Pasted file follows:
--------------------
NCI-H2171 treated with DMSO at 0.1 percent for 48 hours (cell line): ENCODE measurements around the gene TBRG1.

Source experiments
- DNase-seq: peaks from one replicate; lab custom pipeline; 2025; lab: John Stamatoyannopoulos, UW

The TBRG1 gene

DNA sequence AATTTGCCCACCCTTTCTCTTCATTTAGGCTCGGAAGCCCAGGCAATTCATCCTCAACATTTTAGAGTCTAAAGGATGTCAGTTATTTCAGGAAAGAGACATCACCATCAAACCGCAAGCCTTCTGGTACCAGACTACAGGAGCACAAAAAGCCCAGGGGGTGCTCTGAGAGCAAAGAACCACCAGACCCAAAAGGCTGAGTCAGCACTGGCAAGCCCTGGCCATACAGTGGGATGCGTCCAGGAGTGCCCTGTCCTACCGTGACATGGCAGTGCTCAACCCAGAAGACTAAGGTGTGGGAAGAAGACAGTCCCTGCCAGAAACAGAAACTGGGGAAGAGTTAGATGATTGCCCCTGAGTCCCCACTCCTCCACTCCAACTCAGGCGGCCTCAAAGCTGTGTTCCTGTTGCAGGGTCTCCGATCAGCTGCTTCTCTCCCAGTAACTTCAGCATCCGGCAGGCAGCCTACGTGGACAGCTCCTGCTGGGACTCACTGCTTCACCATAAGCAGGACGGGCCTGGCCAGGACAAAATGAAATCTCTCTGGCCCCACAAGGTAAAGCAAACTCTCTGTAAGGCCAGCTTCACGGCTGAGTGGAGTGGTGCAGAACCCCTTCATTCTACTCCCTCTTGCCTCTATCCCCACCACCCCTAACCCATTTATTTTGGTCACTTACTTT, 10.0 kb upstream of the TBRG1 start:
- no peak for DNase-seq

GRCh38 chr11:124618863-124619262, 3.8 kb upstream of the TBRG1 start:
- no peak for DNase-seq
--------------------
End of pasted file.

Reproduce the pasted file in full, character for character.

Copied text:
NCI-H2171 treated with DMSO at 0.1 percent for 48 hours (cell line): ENCODE measurements around the gene TBRG1.

Source experiments
- DNase-seq: peaks from one replicate; lab custom pipeline; 2025; lab: John Stamatoyannopoulos, UW

The TBRG1 gene

DNA sequence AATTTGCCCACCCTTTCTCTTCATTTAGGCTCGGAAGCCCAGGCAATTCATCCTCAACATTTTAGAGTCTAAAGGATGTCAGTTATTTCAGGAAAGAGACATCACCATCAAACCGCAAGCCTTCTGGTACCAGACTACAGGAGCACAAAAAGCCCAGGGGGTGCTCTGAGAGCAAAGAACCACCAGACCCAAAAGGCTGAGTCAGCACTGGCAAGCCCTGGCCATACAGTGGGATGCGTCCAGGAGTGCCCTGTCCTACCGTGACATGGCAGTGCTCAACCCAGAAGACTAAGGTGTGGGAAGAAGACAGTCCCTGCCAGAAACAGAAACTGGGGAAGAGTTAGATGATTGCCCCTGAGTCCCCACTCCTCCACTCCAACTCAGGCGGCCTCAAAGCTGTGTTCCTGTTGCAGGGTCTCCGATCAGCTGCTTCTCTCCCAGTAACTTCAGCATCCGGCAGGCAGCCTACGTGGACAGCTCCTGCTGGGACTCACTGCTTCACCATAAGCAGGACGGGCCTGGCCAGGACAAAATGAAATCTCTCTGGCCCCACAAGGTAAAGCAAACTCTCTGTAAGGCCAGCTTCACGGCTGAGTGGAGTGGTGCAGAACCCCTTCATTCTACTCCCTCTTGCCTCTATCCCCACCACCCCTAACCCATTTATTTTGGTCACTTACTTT, 10.0 kb upstream of the TBRG1 start:
- no peak for DNase-seq

GRCh38 chr11:124618863-124619262, 3.8 kb upstream of the TBRG1 start:
- no peak for DNase-seq